A life-long smoker, Lacey Murrow, like his brother Edward, began suffering from lung cancer in the early 1960s. He underwent an operation shortly before his brother's death from the disease in 1965. Little more than a year later, in December 1966 at the age of 62, Lacey was found shot to death in his room at the Lord Baltimore Hotel, a 12-gauge shotgun propped against the bed.
Soon after Murrow's suicide, the Washington
State Legislature passed a resolution requesting that the State
Highway Commission re-name the first Lake Washington Floating Bridge
in his honor. The Commission agreed, and in March 1967 paid tribute
to Murrow, declaring, "this notable engineering achievement
received world-wide recognition for its pioneering of a new concept
in over-water structures."
The Workers Who Built the 1940 Narrows Bridge
"Boomers" were the most experienced workers. "Boomers" is what they called bridge workmen who traveled across the country, following one large bridge construction project to the next. They worked on bridges their entire careers. Often, they learned the skills from their fathers, who had learned from their fathers. "Boomers" tended to stick with the largest bridges when possible. These men formed the nucleus of the crew, lending their expertise to help guide the hands of inexperienced local workmen.
In early May 1940 workers laying concrete for the roadway immediately noticed when the bridge began its soon-famous waves. Most likely, it was one of the "boomers" who dubbed the bouncing span, "Galloping Gertie."
The pay for workers on the first Narrows Bridge averaged $1.35 per hour. Men worked a 40-hour week, Monday through Friday, with Saturday and Sunday off. But, for those five days, work proceeded around the clock. Crews changed shifts at 6 a.m., 2 p.m., and 10 p.m. In the months before the bridge's completion, the workforce included about 225 men, plus a couple dozen engineers and support staff.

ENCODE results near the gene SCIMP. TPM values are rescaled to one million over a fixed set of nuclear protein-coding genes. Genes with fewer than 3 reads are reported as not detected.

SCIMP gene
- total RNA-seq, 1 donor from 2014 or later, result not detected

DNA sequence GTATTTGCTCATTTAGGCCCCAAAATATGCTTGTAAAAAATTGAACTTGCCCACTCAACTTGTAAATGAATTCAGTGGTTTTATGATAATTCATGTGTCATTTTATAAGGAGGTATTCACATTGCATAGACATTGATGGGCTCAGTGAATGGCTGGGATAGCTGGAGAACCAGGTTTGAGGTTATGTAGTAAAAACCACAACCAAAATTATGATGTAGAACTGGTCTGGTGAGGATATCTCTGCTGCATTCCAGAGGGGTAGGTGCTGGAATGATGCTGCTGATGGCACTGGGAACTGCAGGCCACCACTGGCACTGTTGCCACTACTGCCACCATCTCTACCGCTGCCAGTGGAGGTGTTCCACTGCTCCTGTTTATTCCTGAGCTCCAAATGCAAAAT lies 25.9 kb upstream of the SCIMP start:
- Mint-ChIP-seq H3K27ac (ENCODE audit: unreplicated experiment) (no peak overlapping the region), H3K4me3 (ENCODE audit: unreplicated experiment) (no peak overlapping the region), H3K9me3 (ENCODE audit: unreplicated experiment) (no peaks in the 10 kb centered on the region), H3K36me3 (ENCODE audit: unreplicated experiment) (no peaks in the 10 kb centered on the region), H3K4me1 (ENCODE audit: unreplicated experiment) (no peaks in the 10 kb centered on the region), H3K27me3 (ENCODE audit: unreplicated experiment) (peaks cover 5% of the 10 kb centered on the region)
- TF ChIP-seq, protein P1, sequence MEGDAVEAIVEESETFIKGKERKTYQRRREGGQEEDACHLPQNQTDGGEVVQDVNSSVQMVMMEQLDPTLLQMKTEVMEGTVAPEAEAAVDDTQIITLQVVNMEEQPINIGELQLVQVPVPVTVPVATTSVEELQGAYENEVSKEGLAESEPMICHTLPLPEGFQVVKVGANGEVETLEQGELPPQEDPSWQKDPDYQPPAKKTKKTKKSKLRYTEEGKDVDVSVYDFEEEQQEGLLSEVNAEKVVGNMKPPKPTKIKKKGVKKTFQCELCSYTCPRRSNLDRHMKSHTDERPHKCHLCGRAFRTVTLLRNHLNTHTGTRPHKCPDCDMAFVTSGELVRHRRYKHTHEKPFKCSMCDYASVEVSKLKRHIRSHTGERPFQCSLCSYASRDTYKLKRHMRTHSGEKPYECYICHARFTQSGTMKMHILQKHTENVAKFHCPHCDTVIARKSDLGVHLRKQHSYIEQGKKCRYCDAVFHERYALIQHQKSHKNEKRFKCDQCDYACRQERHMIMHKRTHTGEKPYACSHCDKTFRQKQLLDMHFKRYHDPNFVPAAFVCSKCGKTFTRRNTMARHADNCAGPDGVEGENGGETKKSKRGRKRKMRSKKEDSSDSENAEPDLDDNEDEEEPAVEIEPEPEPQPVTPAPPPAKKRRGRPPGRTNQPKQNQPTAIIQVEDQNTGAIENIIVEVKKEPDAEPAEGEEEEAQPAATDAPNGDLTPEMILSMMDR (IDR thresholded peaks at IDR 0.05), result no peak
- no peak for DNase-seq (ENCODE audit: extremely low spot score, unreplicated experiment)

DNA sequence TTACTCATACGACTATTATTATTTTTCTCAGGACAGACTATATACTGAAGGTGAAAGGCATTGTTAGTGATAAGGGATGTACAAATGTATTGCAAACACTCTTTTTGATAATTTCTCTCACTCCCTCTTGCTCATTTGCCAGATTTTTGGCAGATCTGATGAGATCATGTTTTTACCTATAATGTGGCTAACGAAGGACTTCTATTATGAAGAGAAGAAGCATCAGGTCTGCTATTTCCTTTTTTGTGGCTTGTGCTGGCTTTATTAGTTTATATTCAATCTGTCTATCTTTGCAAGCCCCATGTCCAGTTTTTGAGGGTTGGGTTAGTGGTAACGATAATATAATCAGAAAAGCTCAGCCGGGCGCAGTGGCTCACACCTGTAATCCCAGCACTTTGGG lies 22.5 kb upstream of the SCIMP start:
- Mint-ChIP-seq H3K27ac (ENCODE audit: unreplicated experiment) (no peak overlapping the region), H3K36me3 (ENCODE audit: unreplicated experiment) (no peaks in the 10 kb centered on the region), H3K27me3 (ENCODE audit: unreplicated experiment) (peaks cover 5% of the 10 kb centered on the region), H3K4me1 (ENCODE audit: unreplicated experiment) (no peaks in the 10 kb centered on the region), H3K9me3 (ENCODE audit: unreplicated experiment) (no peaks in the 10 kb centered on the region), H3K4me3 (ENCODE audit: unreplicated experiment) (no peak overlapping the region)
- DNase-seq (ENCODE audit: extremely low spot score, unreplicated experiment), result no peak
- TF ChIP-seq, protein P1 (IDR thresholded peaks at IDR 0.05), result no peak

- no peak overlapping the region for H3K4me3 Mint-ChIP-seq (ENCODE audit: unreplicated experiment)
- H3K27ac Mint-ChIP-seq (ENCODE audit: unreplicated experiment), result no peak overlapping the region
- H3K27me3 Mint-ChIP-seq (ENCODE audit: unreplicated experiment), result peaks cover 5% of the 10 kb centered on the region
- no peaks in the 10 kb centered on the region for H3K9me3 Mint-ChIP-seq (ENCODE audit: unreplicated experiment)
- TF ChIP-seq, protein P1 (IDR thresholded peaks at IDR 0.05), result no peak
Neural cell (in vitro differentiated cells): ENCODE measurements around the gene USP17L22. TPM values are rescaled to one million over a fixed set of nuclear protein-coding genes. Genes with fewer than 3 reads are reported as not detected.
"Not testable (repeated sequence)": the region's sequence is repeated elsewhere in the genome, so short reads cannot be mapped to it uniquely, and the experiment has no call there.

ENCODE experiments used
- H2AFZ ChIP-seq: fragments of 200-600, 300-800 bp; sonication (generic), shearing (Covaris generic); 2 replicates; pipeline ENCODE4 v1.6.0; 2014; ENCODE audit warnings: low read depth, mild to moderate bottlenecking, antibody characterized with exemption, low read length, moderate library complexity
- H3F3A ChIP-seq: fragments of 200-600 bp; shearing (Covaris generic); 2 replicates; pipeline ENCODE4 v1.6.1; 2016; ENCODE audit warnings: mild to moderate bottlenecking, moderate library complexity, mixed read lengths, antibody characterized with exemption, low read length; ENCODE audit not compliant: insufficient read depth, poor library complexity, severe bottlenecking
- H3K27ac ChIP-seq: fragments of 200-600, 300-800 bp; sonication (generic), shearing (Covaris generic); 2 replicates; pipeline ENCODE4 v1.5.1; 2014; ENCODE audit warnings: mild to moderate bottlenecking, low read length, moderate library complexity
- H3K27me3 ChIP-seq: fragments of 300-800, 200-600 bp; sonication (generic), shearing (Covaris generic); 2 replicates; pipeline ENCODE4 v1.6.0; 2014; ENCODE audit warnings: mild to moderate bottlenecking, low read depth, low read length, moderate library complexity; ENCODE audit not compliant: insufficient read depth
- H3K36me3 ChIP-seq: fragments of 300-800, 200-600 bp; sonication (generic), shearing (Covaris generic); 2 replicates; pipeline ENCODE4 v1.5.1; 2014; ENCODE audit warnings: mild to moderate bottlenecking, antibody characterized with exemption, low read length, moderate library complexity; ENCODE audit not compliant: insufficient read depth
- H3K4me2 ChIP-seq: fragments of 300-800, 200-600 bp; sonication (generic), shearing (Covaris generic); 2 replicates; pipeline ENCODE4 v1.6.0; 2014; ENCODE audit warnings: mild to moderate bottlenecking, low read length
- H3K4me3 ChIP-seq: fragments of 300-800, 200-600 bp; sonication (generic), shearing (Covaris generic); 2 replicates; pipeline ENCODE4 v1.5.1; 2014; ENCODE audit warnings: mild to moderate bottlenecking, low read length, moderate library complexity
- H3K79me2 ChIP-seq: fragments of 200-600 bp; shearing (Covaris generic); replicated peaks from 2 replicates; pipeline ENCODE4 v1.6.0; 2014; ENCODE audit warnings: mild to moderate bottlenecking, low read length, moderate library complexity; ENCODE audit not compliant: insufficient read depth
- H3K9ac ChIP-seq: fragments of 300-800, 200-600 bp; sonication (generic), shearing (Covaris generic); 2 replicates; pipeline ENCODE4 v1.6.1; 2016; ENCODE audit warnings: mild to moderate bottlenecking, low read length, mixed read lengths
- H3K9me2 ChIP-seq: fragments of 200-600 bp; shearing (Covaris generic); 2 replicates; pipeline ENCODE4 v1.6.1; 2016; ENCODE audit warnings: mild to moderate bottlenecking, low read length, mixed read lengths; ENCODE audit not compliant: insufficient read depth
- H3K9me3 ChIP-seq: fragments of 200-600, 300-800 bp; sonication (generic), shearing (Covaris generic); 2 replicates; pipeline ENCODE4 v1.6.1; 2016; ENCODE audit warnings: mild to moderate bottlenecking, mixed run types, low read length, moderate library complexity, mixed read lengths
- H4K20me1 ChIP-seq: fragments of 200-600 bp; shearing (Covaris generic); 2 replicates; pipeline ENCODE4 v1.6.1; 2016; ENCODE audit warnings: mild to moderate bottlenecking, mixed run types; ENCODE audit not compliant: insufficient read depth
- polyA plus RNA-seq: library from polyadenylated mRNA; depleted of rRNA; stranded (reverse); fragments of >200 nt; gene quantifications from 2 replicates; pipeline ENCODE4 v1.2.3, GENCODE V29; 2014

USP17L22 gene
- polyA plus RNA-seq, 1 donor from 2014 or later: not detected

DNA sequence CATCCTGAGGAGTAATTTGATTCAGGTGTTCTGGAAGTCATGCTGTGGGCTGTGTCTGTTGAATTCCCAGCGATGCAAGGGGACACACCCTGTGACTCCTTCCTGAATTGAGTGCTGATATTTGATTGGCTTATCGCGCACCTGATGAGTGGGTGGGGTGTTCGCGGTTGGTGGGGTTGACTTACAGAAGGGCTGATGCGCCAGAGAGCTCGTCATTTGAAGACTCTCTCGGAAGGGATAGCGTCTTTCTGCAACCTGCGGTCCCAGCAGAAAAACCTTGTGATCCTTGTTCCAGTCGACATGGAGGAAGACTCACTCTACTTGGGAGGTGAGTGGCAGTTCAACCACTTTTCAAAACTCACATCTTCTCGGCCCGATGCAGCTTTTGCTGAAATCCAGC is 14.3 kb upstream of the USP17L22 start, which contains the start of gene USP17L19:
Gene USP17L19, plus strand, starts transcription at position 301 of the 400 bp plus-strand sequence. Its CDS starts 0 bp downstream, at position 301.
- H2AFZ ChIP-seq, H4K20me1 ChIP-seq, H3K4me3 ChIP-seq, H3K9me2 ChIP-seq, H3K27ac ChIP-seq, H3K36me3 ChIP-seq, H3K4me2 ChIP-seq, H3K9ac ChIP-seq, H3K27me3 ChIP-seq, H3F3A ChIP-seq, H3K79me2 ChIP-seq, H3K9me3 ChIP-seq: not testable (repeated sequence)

A "Boomer": John Adolfson
One "boomer" on the first Narrows Bridge was John Adolfson. By the time the 1940 Narrows Bridge neared completion, Adolfson had been a "boomer" for some 20 years. He was 48 years old and married, with one son. Before the Narrows job, he worked in San Francisco on the Golden Gate Bridge and in New York on the George Washington Bridge.
Adolfson often worked at great heights. Walking a single cable (with hands on a second cable for balance) some 300 feet above the Narrows was a perilous part of his daily job. Dangerous and difficult construction problems were routine to "boomers" like Adolfson. He once told a reporter, "You get over thinking about falling after you've been up there a few years."
After the Narrows Bridge opened to the
public in the summer of 1940, John Adolfson and his family headed
off for his next job, located in Hawaii. He was there helping to
build dry docks at the Naval base in Pearl Harbor when the Japanese
attacked on December 7, 1941. His fate is unknown.
Workman: Tom "Pinetree" Colby
How does a Wyoming sheepherder get to the Tacoma Narrows Bridge? We may never know the full story, but Tom "Pinetree" Colby was the guy. Born to a sheep-herding family in Wyoming in 1912, Colby eventually left for California. He learned the riveting trade in Sacramento and helped build the Golden Gate Bridge in San Francisco.
He turned up in Tacoma in 1939 when the steel towers for Galloping Gertie began to rise off the piers. He helped build the 1950 Narrows Bridge too. Colby quickly earned respect for his genial personality, broad smile, and skill with hot rivets.
After the deck crew assembled the truss-deck system, the riveting gangs followed. A typical crew was four men. A "heater" heated and tossed the red-hot rivets, or sent them through a pneumatic tube if the distance was too great. A "catcher" caught and placed the rivets. A riveter worked a rivet gun on one side of the cold steel to be joined. On the other side stood the "bucker-up," who used an air jack or hand tool to back-stop the hot rivet.
Fellow worker Joe Gotchy described "Pinetree" as a "riveter's bucker-up extraordinary." Colby squeezed into the most uncomfortable spots at odd body angles time and again, enduring the rivet gun's loud hammering, always coming up for fresh air with that big, toothy grin on his face.
Gotchy called Colby "unforgettable" and "homely." But, the rivet man's skill and unfaltering smile, even in the hardest conditions, won the admiration and friendship of his co-workers. "Here is a diamond in the rough," Gotchy declared.
One woman worked on the 1940 Tacoma Narrows Bridge. Marie Guske was her name. Marie was the secretary to lead project engineer Clark Eldridge.